Here is some background:
The WGS84 Coordinate Reference System uses an ITRF datum, locked with the Earth’s rotation.
The tectonic plates we’re living on, are moving, up to 70 to 80 mm/year for the Australian plate, 20 to 25 mm/year for the Eurasian one.
The tectonic plates have internal distortions (we do ignore them here)
If you have a very accurate GNSS receiver which shows you WGS84 coordinates, and place it on a survey mark, because this mark moves, you won’t get the same coordinates year after year. If you surveyed a mark in Australia 13 years ago, today’s coordinates are 1 meter off. So, accurate WGS84 coordinates are not accurate at all if you don’t know the epoch, just as a time value is unuseful if you don’t know the time zone.
Working with dynamic coordinates would be a nightmare for the surveyors. To make their life easier they use a datum associated with their continental plate, locked at a point in time. And for a few decades now, many countries have chosen an ITRF datum and “locked” it at a specific date. With such a datum, the coordinates of survey marks remain the same over the years.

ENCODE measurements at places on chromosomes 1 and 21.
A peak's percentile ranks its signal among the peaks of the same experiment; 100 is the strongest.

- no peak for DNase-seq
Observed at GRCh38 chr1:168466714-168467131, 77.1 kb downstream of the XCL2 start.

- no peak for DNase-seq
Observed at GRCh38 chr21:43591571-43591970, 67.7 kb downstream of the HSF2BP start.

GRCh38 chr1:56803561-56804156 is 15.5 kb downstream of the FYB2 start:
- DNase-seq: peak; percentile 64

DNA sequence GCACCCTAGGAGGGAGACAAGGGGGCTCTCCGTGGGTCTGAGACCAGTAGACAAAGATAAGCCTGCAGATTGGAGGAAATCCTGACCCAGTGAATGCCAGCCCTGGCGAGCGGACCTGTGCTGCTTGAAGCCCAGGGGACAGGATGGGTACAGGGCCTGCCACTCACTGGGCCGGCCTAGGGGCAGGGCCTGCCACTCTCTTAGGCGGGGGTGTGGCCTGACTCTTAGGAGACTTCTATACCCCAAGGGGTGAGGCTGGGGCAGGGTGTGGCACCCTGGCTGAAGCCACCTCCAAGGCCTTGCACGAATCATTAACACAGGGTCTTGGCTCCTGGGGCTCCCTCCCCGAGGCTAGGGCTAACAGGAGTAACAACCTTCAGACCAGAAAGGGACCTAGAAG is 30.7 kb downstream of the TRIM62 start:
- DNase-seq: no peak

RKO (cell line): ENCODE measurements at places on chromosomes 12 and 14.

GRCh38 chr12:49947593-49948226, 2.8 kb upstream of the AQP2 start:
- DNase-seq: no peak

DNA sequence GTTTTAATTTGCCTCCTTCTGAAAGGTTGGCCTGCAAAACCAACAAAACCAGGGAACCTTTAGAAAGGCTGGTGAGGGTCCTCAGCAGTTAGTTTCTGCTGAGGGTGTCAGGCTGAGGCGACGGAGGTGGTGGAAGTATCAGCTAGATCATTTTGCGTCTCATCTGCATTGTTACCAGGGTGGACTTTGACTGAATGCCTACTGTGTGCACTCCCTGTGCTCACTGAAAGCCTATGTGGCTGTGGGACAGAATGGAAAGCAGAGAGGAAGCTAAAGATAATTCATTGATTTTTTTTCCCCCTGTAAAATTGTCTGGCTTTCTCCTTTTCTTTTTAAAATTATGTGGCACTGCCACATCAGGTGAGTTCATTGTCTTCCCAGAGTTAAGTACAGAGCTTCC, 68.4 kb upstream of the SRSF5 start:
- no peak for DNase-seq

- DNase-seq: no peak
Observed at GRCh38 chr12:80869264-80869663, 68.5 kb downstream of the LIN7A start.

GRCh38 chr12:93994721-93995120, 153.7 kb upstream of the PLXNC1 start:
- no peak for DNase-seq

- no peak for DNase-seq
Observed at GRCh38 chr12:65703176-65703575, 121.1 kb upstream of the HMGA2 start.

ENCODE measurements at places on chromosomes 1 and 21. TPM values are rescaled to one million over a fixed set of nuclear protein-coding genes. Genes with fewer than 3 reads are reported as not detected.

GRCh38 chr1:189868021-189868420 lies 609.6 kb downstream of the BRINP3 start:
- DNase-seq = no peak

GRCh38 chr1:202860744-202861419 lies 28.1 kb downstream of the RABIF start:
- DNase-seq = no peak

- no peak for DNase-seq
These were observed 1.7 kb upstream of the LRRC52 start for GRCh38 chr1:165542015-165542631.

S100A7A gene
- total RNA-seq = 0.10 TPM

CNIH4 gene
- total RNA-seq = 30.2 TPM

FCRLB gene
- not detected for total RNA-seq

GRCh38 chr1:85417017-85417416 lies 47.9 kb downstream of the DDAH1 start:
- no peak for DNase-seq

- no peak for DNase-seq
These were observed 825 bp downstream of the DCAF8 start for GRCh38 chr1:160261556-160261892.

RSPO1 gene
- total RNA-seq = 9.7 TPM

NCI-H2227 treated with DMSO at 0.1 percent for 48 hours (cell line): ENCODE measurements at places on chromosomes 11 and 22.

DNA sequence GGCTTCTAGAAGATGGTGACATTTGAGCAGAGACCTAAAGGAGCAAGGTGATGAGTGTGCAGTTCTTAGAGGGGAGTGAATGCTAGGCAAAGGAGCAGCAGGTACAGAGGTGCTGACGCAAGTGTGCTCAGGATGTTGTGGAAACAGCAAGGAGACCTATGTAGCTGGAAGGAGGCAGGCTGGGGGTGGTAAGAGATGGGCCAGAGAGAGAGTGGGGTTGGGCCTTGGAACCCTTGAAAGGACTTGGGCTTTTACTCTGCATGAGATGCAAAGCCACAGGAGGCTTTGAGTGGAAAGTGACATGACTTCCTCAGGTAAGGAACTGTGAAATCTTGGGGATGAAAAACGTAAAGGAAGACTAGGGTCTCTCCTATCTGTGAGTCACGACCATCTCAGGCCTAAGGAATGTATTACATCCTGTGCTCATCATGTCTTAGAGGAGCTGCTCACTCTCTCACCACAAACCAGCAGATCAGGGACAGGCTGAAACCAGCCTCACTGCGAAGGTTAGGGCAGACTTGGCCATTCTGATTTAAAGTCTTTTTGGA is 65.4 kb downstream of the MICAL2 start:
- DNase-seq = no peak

USA is using NAD83
Australian is using GDA94 (ITRS epoch 1994.0)
Europe is using ETRS89 (ITRS epoch 1993.0)
France (in europe) is using RGF93, a more accurate ETRS89 realization. We consider that RGF93 = ETRS89.
At first, don’t forget that a WGS84 datum without epoch can’t be accurate at a submeter level.
Secondly, if you use a standard GNSS receiver, it doesn’t matter, as your accuracy is too low (3 to 5 meters). If you use RTK, like I do, your datum is the one used by the base station, and it’s usually plated-fixed.
Thirdly, if your aerial imagery has a low resolution like 50cm/pixel, it will be very difficult to see small details.
However, we have more and more high-res imagery. In some places, you can see some survey marks and check the coordinates. Let’s go to Australia, next to the Mount Stromlo Observatory. This node is a GNSS antenna, part of the IGS network.
You can go to the Geoscience Australia website to find the GDA94 coordinates of this antenna and enter them in JOSM with the “Lat Lon Tool”.
Then, if you switch between the 3 good imagery (ACTmapi Imagery 2017, ACTmapi Imagery 2018, LPI Nsw Imagery), you will see that the antenna, the node with the GDA94 coordinates, and the 3 imagery layers, are aligned: